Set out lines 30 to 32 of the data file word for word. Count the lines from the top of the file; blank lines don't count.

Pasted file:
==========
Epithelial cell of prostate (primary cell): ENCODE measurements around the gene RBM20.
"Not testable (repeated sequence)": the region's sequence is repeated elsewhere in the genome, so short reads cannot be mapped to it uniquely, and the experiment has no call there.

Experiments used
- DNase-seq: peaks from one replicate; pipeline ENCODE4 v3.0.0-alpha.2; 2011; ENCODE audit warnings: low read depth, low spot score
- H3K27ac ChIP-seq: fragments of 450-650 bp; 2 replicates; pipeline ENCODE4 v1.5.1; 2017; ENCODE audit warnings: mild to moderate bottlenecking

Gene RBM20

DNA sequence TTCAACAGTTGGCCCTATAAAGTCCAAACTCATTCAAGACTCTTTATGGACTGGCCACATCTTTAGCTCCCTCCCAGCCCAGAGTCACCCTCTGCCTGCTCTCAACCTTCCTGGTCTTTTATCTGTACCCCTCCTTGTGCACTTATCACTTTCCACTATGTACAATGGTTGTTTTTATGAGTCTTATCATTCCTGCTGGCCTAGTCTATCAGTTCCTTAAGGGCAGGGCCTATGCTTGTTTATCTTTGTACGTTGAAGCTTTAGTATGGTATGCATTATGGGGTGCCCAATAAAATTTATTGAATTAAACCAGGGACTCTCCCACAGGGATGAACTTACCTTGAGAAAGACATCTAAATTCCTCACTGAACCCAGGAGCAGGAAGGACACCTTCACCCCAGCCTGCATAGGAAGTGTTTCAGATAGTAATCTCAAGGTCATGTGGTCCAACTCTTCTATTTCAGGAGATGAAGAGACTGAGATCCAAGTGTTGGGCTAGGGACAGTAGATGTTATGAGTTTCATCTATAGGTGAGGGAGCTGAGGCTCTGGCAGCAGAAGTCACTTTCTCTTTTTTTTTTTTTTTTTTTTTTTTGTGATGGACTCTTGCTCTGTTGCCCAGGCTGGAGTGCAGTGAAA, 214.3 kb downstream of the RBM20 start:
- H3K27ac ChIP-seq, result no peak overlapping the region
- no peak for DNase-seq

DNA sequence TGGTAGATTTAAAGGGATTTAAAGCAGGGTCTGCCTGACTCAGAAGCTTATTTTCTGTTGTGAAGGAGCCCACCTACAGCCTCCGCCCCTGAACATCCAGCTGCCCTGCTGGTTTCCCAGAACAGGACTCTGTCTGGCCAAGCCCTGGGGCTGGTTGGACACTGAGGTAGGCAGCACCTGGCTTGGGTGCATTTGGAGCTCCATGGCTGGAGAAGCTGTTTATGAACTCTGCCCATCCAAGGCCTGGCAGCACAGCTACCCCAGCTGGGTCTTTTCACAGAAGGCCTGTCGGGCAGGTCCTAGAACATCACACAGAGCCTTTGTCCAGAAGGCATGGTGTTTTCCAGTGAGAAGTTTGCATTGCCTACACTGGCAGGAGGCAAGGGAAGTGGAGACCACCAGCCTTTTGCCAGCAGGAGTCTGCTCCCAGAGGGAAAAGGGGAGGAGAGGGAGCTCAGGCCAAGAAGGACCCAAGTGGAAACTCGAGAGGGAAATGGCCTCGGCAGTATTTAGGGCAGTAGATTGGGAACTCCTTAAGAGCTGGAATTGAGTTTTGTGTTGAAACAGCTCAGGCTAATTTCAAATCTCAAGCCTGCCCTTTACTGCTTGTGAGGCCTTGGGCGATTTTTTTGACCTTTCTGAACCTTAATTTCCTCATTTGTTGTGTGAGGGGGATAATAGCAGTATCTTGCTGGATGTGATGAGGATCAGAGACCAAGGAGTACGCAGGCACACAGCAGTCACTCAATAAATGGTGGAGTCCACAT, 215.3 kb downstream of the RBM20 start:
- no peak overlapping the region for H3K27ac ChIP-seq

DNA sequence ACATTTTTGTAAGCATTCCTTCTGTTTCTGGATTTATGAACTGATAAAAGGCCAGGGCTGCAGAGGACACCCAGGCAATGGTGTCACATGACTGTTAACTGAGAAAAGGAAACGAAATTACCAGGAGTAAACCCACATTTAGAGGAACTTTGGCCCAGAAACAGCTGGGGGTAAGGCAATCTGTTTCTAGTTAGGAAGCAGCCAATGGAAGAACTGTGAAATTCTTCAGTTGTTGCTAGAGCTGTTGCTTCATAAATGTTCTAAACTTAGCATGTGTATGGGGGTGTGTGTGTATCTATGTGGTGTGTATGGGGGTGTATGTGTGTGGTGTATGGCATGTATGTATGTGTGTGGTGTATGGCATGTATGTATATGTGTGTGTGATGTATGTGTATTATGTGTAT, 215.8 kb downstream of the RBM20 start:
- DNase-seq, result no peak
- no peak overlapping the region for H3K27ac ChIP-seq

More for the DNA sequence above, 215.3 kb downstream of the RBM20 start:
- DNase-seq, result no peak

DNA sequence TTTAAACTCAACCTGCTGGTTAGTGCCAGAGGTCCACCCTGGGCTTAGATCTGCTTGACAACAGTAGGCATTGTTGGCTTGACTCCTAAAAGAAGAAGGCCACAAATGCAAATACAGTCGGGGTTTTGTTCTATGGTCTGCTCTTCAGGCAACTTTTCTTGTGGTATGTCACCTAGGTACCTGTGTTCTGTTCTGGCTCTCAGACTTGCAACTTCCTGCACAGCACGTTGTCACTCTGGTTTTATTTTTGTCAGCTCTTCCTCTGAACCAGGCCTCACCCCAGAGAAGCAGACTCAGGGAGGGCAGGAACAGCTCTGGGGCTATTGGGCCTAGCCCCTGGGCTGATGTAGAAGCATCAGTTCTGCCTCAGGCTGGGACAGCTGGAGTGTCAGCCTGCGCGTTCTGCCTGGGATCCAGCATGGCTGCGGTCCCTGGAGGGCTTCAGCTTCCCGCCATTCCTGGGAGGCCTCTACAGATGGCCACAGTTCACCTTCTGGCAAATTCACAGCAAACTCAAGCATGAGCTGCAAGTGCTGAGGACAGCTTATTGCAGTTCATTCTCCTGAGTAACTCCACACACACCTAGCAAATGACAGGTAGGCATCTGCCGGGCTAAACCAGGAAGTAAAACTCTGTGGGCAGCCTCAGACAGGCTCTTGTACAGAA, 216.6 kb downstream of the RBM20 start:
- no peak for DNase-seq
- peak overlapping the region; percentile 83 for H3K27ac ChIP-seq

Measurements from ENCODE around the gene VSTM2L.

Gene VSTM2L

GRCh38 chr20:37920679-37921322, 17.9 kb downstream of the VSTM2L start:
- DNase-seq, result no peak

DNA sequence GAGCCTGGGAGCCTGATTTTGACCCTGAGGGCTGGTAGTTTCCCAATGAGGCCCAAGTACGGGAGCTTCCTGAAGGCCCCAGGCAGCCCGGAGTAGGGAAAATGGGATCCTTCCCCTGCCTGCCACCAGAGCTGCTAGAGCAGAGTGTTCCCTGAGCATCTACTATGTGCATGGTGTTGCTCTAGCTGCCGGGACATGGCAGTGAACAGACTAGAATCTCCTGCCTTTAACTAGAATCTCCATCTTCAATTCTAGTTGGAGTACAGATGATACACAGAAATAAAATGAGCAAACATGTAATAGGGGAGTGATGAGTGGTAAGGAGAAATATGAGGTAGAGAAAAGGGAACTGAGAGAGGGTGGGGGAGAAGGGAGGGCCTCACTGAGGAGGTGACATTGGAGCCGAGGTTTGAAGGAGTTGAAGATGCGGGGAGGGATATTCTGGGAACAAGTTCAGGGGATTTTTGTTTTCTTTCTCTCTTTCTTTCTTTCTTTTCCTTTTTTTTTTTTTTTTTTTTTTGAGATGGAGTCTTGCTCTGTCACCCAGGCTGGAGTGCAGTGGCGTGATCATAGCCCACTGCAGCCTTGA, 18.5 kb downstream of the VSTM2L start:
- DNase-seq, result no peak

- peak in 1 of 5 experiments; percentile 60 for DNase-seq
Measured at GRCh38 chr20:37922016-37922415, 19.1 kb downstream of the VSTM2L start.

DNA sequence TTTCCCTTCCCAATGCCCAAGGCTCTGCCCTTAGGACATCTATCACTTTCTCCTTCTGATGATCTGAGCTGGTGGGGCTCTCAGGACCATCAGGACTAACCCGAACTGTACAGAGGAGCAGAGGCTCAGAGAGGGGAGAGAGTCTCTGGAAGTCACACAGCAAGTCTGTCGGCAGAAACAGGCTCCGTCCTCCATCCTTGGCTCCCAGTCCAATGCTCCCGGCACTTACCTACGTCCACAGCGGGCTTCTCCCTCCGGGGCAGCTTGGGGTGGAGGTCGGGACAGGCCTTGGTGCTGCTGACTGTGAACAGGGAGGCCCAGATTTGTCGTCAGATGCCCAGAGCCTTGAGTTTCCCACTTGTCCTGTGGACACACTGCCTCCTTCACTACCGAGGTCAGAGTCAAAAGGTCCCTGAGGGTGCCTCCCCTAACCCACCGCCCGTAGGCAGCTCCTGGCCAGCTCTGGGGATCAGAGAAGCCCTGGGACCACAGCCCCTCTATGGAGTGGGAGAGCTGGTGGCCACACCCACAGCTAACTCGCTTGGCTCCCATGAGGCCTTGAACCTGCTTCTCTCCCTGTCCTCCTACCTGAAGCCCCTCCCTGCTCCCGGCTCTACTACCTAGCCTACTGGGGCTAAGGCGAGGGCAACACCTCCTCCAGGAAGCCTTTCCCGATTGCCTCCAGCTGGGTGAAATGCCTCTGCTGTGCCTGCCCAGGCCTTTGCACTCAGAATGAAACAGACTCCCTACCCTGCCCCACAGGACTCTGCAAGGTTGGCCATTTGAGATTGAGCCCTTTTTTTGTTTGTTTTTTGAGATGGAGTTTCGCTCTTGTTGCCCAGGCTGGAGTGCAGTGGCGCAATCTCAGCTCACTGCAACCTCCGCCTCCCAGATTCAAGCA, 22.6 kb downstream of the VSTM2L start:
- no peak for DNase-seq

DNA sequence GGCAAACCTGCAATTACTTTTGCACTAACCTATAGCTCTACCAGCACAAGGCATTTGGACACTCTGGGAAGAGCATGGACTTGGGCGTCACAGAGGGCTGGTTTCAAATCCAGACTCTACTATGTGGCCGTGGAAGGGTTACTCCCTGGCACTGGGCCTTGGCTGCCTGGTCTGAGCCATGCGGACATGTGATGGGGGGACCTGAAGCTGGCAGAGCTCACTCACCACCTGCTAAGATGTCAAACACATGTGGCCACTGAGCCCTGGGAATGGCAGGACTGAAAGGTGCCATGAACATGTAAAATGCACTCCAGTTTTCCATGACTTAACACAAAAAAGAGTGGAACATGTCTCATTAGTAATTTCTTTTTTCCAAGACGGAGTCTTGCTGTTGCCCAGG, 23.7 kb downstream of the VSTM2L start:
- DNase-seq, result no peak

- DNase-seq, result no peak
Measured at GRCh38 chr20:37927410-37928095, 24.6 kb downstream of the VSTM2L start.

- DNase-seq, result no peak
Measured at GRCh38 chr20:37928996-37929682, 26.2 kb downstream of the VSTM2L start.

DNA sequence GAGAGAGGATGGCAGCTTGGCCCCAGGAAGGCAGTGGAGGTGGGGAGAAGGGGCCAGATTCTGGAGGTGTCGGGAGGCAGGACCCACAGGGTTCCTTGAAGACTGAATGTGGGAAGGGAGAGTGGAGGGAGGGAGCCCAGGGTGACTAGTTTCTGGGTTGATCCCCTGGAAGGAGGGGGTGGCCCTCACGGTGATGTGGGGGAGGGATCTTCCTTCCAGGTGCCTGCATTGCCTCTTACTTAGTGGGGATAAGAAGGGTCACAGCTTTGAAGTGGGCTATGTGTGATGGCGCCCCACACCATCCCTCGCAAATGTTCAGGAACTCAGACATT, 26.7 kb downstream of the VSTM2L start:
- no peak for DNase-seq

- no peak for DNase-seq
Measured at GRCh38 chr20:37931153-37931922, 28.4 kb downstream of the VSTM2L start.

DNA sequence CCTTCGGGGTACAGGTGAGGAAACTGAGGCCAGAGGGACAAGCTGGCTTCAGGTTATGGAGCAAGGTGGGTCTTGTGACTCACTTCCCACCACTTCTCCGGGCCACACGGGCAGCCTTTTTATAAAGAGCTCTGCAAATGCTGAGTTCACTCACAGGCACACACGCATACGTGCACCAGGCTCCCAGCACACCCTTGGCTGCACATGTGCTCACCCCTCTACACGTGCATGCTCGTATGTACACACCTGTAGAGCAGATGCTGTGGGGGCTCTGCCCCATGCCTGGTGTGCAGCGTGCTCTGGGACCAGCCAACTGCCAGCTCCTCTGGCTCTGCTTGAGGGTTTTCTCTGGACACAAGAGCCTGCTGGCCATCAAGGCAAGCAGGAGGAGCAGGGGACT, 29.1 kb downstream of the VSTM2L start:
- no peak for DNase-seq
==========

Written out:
DNA sequence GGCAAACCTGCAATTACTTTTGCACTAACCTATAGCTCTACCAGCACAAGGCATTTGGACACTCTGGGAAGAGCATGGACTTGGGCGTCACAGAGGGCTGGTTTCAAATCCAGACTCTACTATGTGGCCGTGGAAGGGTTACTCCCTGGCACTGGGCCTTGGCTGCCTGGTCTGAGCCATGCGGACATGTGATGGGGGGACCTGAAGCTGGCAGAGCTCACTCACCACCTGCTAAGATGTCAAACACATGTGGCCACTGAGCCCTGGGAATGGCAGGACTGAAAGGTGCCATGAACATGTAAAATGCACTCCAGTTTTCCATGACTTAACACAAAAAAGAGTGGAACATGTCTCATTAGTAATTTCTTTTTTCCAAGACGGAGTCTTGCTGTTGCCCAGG, 23.7 kb downstream of the VSTM2L start:
- DNase-seq, result no peak

- DNase-seq, result no peak